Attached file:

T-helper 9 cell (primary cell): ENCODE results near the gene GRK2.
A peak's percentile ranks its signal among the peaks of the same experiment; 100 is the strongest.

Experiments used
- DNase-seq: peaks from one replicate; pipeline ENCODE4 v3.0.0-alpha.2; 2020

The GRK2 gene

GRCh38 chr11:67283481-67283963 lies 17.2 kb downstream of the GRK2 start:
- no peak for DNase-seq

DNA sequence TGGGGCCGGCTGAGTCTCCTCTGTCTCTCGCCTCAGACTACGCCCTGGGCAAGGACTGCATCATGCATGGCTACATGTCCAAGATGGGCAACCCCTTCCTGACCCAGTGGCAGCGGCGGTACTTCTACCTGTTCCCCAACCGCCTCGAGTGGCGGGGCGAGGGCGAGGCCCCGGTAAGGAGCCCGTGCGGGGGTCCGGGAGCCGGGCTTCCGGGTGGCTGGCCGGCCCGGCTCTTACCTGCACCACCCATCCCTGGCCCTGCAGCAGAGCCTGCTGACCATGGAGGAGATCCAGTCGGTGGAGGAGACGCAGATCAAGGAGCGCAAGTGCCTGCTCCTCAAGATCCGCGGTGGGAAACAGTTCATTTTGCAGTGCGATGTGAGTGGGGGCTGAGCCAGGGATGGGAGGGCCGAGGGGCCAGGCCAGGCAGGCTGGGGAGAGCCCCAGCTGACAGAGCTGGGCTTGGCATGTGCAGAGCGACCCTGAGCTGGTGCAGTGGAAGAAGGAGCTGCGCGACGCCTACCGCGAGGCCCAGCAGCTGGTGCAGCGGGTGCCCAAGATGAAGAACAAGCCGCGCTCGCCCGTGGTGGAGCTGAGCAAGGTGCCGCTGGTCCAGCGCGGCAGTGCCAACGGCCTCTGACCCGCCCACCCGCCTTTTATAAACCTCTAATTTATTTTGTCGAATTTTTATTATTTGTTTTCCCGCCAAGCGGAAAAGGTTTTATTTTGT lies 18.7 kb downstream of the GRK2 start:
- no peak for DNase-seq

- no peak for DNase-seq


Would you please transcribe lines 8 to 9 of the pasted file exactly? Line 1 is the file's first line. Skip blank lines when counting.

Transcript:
DNA sequence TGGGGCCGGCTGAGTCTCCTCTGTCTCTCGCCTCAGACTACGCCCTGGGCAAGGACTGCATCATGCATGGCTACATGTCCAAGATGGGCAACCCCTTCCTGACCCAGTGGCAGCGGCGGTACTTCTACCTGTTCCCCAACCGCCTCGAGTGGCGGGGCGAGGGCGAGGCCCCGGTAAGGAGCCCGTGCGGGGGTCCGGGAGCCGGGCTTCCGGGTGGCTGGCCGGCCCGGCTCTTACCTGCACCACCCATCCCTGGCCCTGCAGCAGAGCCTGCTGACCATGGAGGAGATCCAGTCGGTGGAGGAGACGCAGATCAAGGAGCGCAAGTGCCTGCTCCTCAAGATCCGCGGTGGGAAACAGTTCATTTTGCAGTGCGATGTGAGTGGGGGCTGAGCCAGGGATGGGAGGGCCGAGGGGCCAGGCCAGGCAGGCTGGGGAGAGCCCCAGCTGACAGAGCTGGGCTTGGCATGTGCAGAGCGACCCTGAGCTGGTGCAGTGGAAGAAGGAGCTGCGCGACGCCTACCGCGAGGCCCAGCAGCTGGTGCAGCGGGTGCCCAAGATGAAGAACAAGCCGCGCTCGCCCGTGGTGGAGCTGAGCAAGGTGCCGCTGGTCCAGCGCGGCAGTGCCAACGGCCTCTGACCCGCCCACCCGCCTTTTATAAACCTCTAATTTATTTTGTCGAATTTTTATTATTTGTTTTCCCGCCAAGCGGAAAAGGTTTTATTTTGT lies 18.7 kb downstream of the GRK2 start:
- no peak for DNase-seq